Introduction and package contents:
Officially presented at the last Mobile World Congress in February last, the Garmin GarminM10 was expected to turn a wary public majority against its bigger brother, the Garmin GarminG60, which has not actually met successful.
The new smartphone while a 100% touch jointly developed by Garmin and Asus covers the main concepts of the older, offering a fine array of course navigation and integrating one of the latest versions of Windows Mobile (6.5.3) . For the rest, the Garmin M10 does not really lift the doubts expressed about the concept of coexistence between GPS and a mobile phone.
You will therefore understand that the GarminM10 is primarily a GPS. It is therefore legitimate to find in the box all accessories necessary for its proper functioning in a vehicle, since it is indeed in your car as your GPS phone feels most comfortable. The packaging offered by Garmin and Asus is therefore quite comprehensive and not suffering from any gross deficiency.
If all the accessories seem good, we regret the short length of USB cable. Needed to recharge your phone with the charger, because you have to plug it, the cable is a little short when you want to ask the terminal for example on a table during loading. The cigar lighter socket does not suffer from this type of fault and a cable is long enough to accommodate all types of vehicles and all types of parks breezes. The headphones, however unpleasant to use and provide a quality sound questionable.
Design, finish and ergonomics:
Elegance. Here are the most appropriate term when it comes to evoke the aesthetic of Garmin M10. The design of the phone is indeed simple and elegant. The wide screen 3.5-inch resistive contributes largely to this aspect very carefully, since it has a beautiful finish. In use, the brightness (configurable by the user) is very nice and makes navigation quite pleasant. Nevertheless, it is fickle and pressure from the stylus are not always taken into account. It must then back outside twice to activate the selected keys. The same observation when writing an SMS because the keys are suffering from a slight lack of sensitivity.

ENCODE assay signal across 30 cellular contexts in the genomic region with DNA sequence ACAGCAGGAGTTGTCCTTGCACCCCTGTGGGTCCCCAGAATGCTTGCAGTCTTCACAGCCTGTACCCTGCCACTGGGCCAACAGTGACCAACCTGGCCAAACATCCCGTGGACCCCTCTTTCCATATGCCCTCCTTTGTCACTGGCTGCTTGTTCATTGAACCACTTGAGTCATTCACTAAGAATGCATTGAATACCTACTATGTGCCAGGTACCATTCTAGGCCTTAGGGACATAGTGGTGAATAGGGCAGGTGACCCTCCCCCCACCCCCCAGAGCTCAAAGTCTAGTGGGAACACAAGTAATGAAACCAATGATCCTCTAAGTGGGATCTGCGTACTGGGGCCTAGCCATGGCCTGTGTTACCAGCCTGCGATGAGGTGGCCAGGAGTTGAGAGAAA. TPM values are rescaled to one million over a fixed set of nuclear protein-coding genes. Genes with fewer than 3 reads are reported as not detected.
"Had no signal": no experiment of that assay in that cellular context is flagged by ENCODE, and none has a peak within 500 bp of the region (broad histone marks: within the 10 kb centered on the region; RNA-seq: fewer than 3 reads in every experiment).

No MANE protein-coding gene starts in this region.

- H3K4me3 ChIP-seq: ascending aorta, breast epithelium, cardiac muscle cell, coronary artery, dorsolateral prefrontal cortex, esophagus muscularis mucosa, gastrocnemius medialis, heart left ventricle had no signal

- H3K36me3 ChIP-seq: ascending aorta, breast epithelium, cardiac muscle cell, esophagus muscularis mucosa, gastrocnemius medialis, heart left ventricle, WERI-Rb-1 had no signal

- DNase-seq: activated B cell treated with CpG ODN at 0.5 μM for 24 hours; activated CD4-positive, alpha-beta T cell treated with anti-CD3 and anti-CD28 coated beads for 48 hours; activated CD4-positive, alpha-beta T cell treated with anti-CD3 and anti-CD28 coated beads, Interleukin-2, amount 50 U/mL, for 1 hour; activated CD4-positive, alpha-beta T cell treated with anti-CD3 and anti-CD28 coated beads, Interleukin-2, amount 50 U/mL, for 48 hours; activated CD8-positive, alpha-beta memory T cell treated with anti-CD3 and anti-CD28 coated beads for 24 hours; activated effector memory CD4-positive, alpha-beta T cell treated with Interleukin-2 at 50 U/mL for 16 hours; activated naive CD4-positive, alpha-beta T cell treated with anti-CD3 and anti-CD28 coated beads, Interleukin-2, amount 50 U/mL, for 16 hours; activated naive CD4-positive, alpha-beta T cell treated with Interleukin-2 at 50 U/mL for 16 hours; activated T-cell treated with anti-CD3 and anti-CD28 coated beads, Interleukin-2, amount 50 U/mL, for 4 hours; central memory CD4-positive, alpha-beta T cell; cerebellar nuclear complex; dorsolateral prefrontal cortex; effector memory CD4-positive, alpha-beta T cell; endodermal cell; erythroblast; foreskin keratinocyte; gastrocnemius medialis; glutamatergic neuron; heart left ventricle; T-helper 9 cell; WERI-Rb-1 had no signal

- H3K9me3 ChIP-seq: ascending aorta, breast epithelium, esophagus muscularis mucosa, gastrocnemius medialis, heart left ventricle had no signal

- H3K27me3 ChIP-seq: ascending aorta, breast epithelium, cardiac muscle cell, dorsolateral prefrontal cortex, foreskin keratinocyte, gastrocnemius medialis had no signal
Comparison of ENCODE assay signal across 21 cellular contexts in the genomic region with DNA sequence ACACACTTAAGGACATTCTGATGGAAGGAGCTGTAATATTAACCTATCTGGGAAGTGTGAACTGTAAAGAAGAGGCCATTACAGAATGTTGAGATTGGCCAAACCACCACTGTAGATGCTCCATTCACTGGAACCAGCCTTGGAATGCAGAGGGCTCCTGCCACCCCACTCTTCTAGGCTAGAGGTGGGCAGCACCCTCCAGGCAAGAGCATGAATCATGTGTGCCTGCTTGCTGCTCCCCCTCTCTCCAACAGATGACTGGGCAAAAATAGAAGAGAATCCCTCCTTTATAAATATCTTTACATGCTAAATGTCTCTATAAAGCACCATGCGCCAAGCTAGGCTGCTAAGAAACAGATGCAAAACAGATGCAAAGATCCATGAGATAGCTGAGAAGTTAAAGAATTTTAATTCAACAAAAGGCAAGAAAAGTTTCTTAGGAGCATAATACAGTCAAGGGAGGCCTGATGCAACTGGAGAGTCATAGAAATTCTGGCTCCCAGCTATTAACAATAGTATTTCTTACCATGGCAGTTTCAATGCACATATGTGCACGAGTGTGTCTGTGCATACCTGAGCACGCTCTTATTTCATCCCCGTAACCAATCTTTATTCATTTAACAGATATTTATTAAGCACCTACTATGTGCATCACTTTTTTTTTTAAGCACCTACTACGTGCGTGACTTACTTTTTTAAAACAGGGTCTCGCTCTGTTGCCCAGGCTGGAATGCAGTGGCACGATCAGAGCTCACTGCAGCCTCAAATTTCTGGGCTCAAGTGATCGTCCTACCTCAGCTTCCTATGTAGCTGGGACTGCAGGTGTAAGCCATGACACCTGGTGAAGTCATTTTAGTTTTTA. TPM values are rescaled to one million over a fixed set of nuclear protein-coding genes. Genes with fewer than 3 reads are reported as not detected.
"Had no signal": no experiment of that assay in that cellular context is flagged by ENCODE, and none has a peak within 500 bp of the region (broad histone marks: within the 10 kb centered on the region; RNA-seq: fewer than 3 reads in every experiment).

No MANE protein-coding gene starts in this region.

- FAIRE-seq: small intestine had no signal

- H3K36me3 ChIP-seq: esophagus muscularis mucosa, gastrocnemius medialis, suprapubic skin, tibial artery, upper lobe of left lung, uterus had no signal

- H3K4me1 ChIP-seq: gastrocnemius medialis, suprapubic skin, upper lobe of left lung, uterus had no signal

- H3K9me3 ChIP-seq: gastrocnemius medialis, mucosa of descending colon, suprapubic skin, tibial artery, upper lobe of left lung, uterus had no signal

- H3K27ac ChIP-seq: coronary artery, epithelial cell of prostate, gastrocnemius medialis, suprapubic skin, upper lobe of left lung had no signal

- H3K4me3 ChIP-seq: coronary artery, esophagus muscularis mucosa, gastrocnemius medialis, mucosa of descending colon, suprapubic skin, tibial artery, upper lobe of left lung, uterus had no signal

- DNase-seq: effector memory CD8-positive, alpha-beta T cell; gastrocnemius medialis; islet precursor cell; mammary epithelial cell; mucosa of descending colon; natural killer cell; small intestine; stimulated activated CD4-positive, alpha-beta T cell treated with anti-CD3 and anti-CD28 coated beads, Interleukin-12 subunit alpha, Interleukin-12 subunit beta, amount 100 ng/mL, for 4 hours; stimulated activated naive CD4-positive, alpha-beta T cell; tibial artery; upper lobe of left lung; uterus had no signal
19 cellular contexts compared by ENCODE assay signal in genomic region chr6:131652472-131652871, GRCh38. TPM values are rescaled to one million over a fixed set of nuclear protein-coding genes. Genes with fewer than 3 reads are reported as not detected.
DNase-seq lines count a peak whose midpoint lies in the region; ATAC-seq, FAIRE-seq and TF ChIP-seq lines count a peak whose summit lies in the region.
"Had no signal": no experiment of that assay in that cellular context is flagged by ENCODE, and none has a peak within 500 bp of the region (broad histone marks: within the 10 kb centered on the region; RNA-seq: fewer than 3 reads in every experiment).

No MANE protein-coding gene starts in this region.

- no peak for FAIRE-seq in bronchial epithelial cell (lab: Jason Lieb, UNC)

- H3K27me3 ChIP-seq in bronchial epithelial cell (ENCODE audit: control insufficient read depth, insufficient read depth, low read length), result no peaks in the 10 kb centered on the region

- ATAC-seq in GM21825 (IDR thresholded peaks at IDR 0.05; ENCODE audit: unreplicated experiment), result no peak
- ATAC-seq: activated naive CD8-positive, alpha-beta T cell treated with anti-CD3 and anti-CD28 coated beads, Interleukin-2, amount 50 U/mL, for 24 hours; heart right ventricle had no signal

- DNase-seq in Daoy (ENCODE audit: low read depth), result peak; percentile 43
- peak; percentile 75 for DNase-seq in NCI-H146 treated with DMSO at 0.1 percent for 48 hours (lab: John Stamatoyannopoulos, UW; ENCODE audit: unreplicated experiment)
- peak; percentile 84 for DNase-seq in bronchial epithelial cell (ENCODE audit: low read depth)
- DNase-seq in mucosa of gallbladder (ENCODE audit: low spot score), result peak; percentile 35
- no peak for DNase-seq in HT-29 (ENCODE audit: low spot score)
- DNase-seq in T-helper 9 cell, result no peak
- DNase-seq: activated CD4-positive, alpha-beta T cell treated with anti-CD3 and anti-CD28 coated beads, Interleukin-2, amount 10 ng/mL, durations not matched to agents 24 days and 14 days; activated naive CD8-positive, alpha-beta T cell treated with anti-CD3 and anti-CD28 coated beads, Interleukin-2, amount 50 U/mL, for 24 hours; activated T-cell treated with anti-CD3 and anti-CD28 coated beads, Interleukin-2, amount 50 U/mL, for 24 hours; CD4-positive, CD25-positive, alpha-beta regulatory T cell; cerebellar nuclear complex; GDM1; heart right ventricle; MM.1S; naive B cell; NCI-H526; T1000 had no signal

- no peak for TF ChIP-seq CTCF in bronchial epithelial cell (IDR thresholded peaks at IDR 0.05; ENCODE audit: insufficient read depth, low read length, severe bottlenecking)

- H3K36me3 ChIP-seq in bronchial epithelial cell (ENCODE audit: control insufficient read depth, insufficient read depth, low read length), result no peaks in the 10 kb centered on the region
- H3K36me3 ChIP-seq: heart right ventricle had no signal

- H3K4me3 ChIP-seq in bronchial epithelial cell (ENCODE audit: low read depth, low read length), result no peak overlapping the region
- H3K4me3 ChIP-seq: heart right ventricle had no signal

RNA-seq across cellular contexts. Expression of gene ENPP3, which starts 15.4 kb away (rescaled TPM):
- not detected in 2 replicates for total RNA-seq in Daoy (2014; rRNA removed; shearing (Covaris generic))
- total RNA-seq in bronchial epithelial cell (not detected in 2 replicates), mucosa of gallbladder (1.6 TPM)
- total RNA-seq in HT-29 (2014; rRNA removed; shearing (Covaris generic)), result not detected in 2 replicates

In terms of buttons, the M10 is equipped with the bare minimum given that it is simply hang up and get the keys and a menu button, symbolized by the Windows logo, located just below the screen. On the edge of the phone, found an order dedicated to volume control and the mini USB. On the top are integrated key switching and 3.5 mm jack, which allows you to connect any headphones or earphones. The stylus fits for him at the bottom right of the phone, where a slot is provided for this purpose.
In the absence of radius, it deplores the lack of cash for the 5-megapixel sensor on the back of the phone, making it very vulnerable to dust. On the other hand, the M10 is devoid of buttons for triggering the camera and taking snapshots in itself. Using the stylus is therefore required, which is proving somewhat restrictive from the first shots.
From a general point of view, the grip of the phone is nice and, despite a long and weigh quite large. The camera seems pretty solid and robust. The material present on the back of the phone are also quite pleasant to the touch. The touch interface offered by Garmin and Asus still fairly intuitive and is not unlike that of its predecessor, the G60. One can also observe the manager's effectiveness 3D, which allows you to switch between active applications.